Chat Access Started in July 2009 Capability to chat one to one with counselor Access to care mechanism for those who would prefer internet communication Crisis chatters referred to hotline for service Continues partnership with Lifeline Crisis Network To date over 4000 chats have been logged in.
National Mental Health Director for Suicide Prevention Works with Deputy Chief Mental Health to implement the Suicide Prevention Strategic Plan Operates the Hotline Call Center Leads local Suicide Prevention Coordinators or Teams Subject matter expert for public information campaign Coordinates inpatient Environment of Care process Maintains and evaluates data on attempts and current deaths from suicide Liaison with other Federal agencies and programs Develops and implements new strategies for outreach and intervention with high risk Veterans
Local Suicide Prevention Coordinators Staffing Coordinator at each medical center & largest CBOCs 0.5 FTE support staff at medical centers 1.0 care manager for each 20,000 uniques beyond the first 20,000 Responsibilities Receive referrals from Hotline and facility staff Coordinates enhancement of care for high risk patients Care management for those at highest risk Maintaining category II flagging system Reporting of attempts and deaths from suicide Education and training for facility staff Outreach and education to the community Participation in inpatient Environment of Care evaluations Facilitating development of means restriction programs Other programs responsive to local needs and opportunities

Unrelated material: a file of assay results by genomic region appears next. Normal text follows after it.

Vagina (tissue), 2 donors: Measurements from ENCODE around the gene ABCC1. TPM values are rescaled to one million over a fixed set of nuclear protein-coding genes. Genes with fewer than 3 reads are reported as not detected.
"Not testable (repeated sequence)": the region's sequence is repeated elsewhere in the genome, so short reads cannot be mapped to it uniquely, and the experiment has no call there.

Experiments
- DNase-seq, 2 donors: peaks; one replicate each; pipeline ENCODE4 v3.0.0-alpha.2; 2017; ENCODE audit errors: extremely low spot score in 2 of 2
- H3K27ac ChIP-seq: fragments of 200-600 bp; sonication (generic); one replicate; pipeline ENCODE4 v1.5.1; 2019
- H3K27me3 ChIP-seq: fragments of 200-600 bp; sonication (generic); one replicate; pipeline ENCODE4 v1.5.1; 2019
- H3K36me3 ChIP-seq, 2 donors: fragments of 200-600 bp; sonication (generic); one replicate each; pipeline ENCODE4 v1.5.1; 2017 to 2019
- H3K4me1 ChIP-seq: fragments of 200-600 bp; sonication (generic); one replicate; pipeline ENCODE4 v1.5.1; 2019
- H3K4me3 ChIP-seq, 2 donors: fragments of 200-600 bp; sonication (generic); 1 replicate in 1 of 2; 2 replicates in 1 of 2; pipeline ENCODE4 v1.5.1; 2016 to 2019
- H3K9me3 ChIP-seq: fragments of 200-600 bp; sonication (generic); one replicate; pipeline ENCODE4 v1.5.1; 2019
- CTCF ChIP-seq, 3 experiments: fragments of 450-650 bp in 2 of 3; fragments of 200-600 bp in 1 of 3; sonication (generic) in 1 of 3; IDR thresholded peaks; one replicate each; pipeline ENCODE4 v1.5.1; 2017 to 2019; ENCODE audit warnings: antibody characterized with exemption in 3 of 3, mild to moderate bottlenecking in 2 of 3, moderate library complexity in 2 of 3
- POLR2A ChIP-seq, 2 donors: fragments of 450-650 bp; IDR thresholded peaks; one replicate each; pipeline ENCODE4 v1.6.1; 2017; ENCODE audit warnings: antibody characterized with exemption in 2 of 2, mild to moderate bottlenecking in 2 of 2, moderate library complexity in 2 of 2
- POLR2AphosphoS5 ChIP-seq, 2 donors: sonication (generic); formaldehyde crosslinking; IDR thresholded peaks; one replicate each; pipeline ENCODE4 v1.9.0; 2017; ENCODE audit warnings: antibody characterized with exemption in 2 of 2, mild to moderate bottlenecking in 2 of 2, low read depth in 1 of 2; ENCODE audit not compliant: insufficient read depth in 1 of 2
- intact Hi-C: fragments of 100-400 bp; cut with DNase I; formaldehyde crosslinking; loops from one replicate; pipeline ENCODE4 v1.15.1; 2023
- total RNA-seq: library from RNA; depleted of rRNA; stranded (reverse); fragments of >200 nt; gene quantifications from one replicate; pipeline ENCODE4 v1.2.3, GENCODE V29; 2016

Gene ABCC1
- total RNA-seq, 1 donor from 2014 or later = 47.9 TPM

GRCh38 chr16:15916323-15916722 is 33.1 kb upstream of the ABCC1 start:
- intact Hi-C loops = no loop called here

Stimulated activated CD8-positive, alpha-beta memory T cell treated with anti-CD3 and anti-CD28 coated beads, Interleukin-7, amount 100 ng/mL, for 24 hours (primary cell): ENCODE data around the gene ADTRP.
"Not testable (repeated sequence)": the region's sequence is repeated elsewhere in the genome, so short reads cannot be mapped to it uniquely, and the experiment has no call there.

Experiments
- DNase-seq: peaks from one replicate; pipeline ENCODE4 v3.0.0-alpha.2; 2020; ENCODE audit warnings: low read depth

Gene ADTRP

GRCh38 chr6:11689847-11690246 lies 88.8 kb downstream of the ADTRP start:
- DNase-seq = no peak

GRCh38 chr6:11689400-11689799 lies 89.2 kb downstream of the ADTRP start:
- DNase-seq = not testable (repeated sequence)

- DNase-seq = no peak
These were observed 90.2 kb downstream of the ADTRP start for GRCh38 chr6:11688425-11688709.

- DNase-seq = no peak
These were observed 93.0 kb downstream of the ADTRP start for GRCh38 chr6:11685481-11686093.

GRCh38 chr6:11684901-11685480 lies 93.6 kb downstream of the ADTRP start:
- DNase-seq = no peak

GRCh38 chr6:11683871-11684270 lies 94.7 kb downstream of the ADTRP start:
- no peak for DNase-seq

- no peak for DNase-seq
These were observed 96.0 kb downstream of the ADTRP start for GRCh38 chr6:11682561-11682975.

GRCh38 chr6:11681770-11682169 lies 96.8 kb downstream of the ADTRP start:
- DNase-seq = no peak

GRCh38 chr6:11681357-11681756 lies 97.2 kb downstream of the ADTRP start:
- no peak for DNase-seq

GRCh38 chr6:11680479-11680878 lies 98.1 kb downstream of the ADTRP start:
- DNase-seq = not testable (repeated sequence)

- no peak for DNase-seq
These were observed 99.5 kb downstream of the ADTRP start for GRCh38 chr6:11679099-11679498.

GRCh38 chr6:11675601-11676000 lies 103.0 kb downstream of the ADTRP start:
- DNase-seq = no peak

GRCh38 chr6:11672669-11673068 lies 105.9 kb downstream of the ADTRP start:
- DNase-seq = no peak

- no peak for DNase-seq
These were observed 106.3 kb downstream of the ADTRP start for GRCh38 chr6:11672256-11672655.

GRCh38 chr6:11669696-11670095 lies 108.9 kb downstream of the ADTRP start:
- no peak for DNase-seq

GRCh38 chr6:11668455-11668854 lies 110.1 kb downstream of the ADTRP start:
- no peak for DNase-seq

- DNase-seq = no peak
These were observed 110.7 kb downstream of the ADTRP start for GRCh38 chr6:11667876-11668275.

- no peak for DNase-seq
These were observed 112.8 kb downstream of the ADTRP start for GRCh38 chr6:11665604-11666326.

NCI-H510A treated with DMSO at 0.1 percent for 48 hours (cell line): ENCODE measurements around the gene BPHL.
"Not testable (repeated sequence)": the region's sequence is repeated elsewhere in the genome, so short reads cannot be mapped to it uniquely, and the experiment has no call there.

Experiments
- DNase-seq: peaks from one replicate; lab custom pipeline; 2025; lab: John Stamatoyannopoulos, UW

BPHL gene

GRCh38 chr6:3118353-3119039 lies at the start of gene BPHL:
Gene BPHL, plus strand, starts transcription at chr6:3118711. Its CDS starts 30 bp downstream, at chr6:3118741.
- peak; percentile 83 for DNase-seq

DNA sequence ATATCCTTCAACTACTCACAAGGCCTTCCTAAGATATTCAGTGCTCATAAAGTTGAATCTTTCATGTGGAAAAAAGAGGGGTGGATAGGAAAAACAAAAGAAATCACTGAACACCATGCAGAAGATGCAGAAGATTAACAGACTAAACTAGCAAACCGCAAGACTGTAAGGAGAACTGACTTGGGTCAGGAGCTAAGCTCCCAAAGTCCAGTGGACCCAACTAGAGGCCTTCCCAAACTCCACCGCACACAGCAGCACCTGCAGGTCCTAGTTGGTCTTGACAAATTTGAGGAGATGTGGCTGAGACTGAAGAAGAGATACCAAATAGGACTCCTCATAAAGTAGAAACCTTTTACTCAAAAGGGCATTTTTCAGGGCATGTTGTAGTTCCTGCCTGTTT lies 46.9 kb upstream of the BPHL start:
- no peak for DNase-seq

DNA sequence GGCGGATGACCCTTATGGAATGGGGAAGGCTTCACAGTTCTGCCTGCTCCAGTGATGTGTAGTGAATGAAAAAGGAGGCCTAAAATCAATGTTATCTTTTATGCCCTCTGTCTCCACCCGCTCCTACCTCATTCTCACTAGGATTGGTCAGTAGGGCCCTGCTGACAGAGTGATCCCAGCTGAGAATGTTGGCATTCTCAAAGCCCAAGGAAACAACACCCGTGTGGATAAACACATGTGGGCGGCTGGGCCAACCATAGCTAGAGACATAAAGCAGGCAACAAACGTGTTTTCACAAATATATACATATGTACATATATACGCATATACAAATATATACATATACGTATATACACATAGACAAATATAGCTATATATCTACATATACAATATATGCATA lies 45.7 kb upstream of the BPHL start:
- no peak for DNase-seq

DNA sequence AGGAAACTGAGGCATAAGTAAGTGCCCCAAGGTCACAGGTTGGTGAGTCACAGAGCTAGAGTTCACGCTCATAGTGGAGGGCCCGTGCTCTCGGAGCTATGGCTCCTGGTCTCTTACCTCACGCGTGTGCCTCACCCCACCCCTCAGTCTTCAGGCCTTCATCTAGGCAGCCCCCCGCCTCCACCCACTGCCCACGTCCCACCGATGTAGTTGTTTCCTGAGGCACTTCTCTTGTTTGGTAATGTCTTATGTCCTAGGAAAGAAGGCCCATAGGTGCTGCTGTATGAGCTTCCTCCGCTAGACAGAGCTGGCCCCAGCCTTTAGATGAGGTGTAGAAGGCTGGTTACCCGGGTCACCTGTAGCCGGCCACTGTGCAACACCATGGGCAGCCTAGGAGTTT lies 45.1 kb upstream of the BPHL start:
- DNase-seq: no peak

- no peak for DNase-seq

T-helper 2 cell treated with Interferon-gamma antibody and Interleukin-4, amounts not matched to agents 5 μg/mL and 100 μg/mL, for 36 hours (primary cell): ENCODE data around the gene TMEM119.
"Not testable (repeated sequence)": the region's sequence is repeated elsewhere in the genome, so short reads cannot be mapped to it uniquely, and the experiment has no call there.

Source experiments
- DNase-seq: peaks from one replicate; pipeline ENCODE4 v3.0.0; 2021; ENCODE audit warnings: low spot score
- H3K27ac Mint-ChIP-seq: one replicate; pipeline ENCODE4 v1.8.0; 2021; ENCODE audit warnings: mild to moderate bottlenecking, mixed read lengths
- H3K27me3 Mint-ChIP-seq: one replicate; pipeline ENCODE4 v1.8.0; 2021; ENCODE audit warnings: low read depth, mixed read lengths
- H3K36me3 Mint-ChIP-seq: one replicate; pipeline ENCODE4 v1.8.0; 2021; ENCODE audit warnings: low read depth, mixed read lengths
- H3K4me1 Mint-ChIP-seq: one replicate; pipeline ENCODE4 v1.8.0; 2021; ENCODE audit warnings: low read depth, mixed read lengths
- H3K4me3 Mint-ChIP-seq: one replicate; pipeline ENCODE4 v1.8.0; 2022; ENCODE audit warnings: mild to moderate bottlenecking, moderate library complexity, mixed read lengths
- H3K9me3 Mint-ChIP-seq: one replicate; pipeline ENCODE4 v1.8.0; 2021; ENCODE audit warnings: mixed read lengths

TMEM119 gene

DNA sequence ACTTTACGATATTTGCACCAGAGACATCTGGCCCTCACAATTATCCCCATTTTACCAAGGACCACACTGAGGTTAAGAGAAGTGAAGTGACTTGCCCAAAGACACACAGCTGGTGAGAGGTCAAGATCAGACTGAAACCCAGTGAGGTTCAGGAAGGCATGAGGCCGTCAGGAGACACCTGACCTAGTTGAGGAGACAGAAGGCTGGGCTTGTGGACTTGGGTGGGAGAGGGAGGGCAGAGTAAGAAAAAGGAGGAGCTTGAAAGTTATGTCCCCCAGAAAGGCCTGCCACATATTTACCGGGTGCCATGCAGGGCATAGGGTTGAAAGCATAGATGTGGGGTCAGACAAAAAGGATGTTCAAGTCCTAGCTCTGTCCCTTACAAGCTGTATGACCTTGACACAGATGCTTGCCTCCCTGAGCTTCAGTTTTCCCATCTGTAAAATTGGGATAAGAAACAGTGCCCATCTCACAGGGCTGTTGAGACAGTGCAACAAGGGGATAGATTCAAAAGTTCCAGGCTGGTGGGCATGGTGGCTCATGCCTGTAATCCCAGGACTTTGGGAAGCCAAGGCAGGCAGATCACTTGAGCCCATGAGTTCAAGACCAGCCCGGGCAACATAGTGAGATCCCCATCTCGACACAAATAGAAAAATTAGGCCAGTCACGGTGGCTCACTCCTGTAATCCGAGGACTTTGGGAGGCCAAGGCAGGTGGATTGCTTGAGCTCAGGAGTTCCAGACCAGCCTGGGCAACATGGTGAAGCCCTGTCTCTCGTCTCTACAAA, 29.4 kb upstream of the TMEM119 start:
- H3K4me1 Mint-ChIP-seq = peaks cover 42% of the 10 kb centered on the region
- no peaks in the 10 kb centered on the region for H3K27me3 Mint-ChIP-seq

Other Training Initiatives Regular Suicide Prevention Staff meetings and conferences Risk Assessment for Clinicians – on line program Pending Web based training on womens issues Primary Care provider train the trainer program
High Risk Patients Chart notification system – flag Safety Plan Treatment Plan modifications Means restriction Family / friend involvement Follow-up for missed appointments
Safety Planning A written plan. The plan is included in the Veterans medical record. The Veteran also receives a copy of the plan. The plan includes 6 steps: Step 1: Warning Signs Step 2: Internal Coping Strategies Step 3: Social Contacts Who May Distract from the Crisis Step 4: Family Members or Friends Step 5: Professionals and Agencies to Contact for Help Step 6: Making the Environment Safe Stanley, B. & Brown, G. K. (2008). Safety Plan Treatment Manual to Reduce Suicide Risk: Veteran Version
Outreach/ Media Media campaign Gary Sinise – portrayed a suicidal Veteran that is saved in the movie Forest Gump Deborah Norvill – to reach family members of Veterans VA has expanded the advertising campaign that debuted in the metropolitan Washington, D.C., area. The campaign is now active in 124 cities, with advertisements on local buses. The ads are designed to make Veterans and their family members aware of the VA Suicide Prevention Lifeline TALK (8255), which is available around-the-clock, seven days a week. VA also has been distributing brochures, wallet cards, bumper magnets, key chains and stress balls to Veterans, their families and VA employees to promote awareness of the Lifeline number and educate its employees, the community and Veterans about how to identify and help those who may be at risk.